By Matthew Shanks
The planned title for this blog post before it was written, was “How to Be a Successful Entrepreneur.” Considering I’ve spent the last 16 months and a significant portion of my wife’s and my retirement savings on a business that’s yet to make a dime, perhaps that’s not the best article for me to write. It has been quite the ride though — one where staying mentally on track is one of the biggest challenges.
What I have for you in this post is an expression of what’s often inside my head as I navigate this entrepreneurial journey of creating the Kovii video chat app (which notifies a selection of your contacts anytime you toggle “Available,” so you never have to guess or plan when it’s a good time to call.)
Purpose — what drives the effort.
I have a vision. A vision where people are connected to their friends. Not a causal connection of liking each other’s social media posts, texting here and there, and talking or hanging out once in a blue moon. But rather I see people knowing each other deeply, personally. I see people having the comfort level with their friends of just talking and sharing the good and bad, without any fear of judgment or feeling the need to curate a perfect image to project to the world. I see a society where people are never isolated or lonely, because of this new level of connection made by real, casual, and convenient conversations with the people who matter to us.
And unlike world peace, I saw a way this can actually be achieved. A way I can help billions of people, from simply making lives a little more cheerful to literally saving them.
Having this kind of purpose is needed as an entrepreneur and is obviously a source of motivation. “Know your why” is a common phrase used to help people stay true to their cause and to focus on the big picture when the road gets rough.
I’ve never felt more potential to make a difference in the world. It is incredibly empowering, but also terrifying. If I fail, I’ve let down each person who, in their loneliest moments, would have never had to feel alone.
Perspective — a way to stay mentally collected.
I never experienced anxiety attacks before my work on Kovii. I have a very rational and relaxed personality. However I have a grand vision, I fear failure, and I hate waste. The idea of failing to bring my vision to fruition, all while having wasted so much time and money, is crippling. There’s just so much on the line. Yet it’s no surprise that this level of fear and anxiety isn’t helpful when trying to bring something to life. So to succeed, it’s imperative to keep a perspective that allows me to trudge along, moving through the uncertainty without getting sucked down into the swamp of doubt.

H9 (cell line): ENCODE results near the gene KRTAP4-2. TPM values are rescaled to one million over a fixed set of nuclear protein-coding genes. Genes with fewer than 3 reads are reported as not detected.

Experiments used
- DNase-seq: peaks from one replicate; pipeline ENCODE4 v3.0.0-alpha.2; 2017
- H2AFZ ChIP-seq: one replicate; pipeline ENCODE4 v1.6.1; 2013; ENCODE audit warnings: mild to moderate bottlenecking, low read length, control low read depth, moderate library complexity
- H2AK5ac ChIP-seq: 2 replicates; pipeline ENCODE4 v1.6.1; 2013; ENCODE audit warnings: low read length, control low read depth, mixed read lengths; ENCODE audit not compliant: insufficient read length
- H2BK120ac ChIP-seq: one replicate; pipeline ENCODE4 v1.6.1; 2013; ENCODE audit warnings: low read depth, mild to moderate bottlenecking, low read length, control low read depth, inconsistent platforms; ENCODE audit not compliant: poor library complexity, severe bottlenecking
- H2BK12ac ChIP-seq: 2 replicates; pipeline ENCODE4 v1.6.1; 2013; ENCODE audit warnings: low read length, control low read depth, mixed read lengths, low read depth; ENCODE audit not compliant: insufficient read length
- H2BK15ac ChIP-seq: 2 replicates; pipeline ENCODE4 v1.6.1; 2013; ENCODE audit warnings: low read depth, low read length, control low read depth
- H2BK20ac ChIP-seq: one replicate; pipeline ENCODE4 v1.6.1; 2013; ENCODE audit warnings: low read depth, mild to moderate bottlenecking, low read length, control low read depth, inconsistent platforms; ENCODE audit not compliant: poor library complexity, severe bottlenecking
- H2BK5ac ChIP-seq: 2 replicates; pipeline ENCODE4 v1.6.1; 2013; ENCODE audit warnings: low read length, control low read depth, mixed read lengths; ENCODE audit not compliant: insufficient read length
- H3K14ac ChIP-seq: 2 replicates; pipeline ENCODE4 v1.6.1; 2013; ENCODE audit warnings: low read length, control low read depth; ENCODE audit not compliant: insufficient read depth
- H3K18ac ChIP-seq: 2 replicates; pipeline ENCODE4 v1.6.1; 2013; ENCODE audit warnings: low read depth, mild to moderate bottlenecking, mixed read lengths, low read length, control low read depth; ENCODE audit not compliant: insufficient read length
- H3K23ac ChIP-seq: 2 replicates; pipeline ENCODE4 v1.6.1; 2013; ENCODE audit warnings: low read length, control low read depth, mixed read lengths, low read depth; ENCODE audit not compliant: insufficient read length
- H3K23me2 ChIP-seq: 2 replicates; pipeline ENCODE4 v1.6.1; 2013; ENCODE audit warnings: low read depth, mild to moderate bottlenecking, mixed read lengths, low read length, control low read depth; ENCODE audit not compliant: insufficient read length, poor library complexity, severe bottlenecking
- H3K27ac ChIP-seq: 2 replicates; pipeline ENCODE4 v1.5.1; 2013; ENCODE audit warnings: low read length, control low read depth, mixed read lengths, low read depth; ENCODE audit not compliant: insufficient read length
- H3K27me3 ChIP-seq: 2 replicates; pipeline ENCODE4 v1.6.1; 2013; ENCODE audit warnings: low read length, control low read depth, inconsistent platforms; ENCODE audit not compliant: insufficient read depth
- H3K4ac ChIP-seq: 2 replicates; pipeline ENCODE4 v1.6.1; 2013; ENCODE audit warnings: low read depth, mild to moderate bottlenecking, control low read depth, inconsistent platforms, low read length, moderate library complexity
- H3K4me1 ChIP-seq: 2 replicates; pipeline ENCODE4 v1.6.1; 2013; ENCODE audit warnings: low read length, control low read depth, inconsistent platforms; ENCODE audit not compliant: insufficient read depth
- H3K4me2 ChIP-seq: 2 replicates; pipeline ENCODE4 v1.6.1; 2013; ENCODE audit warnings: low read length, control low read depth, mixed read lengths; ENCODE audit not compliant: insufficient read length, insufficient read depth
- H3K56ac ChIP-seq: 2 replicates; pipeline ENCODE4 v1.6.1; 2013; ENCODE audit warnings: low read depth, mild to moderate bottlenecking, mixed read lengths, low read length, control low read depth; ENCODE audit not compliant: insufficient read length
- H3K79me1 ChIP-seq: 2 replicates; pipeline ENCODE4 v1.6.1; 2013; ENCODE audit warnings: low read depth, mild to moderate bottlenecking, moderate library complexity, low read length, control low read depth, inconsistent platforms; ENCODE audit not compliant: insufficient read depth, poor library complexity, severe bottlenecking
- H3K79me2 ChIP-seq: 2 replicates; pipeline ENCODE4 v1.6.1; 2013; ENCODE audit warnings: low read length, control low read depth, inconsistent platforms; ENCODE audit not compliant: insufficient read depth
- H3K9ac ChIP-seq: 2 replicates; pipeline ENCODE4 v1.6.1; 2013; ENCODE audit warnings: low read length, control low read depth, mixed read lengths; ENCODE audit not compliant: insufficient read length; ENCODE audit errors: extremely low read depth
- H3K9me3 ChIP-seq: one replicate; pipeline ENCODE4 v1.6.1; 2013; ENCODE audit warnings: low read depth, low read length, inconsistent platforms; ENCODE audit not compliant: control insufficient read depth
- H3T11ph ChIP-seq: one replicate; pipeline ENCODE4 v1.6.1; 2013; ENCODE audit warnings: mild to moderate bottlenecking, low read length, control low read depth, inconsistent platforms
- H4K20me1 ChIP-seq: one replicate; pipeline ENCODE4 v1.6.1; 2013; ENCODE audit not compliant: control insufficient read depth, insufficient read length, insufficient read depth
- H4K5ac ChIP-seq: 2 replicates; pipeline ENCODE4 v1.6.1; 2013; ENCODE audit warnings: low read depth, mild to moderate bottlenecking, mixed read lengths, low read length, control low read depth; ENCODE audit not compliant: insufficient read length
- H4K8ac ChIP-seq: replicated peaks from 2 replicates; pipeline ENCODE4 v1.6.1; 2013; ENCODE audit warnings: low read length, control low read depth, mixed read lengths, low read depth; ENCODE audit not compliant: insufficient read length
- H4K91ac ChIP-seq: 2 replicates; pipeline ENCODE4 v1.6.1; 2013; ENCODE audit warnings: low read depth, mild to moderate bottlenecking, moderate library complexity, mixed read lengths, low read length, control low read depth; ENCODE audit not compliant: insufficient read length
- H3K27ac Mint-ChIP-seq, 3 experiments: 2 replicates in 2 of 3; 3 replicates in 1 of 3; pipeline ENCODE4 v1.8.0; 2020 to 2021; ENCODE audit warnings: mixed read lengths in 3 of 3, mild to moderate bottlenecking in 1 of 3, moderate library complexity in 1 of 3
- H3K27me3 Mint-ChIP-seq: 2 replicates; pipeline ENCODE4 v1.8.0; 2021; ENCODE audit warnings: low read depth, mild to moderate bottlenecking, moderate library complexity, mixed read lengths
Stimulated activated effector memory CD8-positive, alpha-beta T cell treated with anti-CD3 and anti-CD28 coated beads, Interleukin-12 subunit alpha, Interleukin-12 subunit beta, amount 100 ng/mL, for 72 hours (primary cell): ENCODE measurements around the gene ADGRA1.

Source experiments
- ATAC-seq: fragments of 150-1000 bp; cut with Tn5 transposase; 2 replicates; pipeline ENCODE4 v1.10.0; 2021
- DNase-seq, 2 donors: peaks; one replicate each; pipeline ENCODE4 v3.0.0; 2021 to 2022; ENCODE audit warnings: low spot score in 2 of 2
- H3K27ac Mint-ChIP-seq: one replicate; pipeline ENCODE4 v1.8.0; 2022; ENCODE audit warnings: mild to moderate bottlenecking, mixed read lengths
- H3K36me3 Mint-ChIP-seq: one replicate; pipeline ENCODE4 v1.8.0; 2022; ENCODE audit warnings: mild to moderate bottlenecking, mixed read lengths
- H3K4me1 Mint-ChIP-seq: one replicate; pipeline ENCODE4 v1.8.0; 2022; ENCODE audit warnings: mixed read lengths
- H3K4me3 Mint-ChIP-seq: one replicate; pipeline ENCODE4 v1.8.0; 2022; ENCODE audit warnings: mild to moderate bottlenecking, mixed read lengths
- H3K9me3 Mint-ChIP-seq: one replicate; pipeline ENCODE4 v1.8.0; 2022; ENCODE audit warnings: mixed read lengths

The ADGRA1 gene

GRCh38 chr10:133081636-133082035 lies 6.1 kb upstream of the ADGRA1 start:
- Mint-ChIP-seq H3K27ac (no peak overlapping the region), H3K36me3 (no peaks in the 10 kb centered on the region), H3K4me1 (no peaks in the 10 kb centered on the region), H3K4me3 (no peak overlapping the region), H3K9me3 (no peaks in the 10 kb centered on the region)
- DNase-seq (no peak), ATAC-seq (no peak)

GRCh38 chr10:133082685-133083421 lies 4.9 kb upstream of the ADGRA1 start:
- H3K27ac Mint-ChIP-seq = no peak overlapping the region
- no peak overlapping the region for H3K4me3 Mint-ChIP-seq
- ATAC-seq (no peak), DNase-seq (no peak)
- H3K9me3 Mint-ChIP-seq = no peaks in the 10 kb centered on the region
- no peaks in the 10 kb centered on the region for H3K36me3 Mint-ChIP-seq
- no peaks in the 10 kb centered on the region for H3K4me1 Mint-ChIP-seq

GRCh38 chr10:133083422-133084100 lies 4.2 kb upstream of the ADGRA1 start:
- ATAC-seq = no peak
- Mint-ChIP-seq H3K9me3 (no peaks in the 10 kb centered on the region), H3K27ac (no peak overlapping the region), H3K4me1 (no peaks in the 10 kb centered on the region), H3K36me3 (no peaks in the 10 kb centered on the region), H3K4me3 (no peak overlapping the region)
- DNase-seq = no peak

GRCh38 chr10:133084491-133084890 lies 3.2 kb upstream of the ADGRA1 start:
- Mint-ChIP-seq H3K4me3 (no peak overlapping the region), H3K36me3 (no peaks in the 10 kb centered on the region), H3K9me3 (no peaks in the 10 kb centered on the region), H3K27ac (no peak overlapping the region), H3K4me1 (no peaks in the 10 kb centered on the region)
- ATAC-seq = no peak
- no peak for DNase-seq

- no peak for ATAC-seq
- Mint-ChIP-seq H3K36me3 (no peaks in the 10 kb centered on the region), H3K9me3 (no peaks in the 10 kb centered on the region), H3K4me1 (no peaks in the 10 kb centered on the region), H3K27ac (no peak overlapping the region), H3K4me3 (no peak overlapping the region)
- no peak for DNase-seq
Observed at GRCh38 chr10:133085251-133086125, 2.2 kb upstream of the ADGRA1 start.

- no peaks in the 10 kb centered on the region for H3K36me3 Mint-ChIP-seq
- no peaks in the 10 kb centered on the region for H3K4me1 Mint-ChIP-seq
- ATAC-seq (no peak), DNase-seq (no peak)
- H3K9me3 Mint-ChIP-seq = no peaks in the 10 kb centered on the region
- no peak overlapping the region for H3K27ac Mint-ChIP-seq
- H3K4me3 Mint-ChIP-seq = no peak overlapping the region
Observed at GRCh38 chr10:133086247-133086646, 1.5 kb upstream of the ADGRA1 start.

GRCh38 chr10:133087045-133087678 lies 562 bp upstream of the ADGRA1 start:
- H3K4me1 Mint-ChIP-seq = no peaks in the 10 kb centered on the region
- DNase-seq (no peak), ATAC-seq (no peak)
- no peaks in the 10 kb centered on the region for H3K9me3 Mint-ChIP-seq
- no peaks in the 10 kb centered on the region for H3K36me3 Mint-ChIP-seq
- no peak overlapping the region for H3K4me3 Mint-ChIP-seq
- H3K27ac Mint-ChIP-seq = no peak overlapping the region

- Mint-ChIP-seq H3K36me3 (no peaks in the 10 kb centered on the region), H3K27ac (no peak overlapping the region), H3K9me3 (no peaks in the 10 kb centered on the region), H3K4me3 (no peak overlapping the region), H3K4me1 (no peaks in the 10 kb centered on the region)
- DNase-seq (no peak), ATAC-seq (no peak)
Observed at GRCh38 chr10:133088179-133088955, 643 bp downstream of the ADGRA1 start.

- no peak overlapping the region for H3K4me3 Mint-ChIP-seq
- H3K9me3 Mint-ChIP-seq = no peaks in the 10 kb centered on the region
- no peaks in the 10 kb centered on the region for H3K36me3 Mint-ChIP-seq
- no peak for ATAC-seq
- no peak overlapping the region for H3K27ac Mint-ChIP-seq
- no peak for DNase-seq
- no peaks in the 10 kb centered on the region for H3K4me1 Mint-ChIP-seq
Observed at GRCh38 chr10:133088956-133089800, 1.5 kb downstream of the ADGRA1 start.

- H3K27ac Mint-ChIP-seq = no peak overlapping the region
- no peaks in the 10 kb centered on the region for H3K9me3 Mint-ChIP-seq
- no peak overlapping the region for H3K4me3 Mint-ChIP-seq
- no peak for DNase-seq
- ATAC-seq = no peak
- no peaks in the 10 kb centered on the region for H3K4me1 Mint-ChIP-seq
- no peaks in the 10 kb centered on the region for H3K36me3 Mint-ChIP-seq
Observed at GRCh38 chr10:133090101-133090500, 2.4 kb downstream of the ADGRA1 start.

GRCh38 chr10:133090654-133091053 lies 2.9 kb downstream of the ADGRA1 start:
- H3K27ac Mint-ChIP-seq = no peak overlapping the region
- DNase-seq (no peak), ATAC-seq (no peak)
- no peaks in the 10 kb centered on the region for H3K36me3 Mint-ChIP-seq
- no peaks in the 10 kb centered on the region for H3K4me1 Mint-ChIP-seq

Here are things I need to remind myself frequently, when feeling overwhelmed by the fear of failure, or stressed about spending so much money.
My happiness is tied more to the pursuit of something meaningful than it is to having money, so I shouldn’t sweat what’s been spent. Time and money hasn’t been lost anyway, rather it’s bought everything I’ve learned. It’s debilitating to focus on what has not yet been achieved because it feels like failure, but if attention is focused on small wins then the feeling of failure is taken away. Besides, happiness is a journey, not a destination.
Notice that all of those things were about me. Specifically, they are tied to my ego. But this isn’t about me anyway! It’s about my vision of helping people. Simply thinking about my purpose doesn’t make the fear of failure go away, but in keeping the above perspectives I’m able to calm myself and get my ego out of my way… allowing me to focus and do my best work.
Perseverance — a ticket to somewhere.
Most people don’t realize just how hard it is to create something. It’s easy to think it’s all about having that great idea, but in this space you learn how untrue that is. An idea is like a seed. They blow around in the wind as readily as weeds grow… and many ideas even when nurtured, won’t grow into more than a weed anyway. But even with a hearty apple seed, orchards don’t grow into existence without the accompanying agricultural knowledge, land, equipment, and plenty of hard work.
An idea is the very beginning. From there starts a long and winding road. Entrepreneurship isn’t about sticking strong to your initial idea, but rather evolving it through what is learned along the way. It’s discouraging when things don’t go how we initially envisioned, but it is naive to have ever expected them to. The hardest part of entrepreneurship may be continuing to get up over and over again after thousands of “failed” attempts. But really those are thousands of lessons learned, each one a step towards finding a solution that works. Only with stopping is there real failure. Keep on keeping on, and you might not get where you expected, but you’ll get to somewhere worthwhile.
Perhaps one day I’ll be able to write the post on how to be a successful entrepreneur from first-hand experience. But for now, I’m going to stay focused on my purpose of helping people connect more meaningfully, try to maintain a good perspective, and keep on keeping on.
About Matthew Shanks
Matthew is an Army husband and dad currently stationed at West Point. He has a varied background including Aerospace Engineering, coaching and racing as a professional triathlete, and now is the founder of a tech startup with the Kovii app. He’s a passionate military spouse community leader engaged with other MilSpouse entrepreneurs, military community organizations, and a new program for military spouses to meet new friends. His work focuses on finding new and effective ways to bring people together at the level of personal, individual connections.
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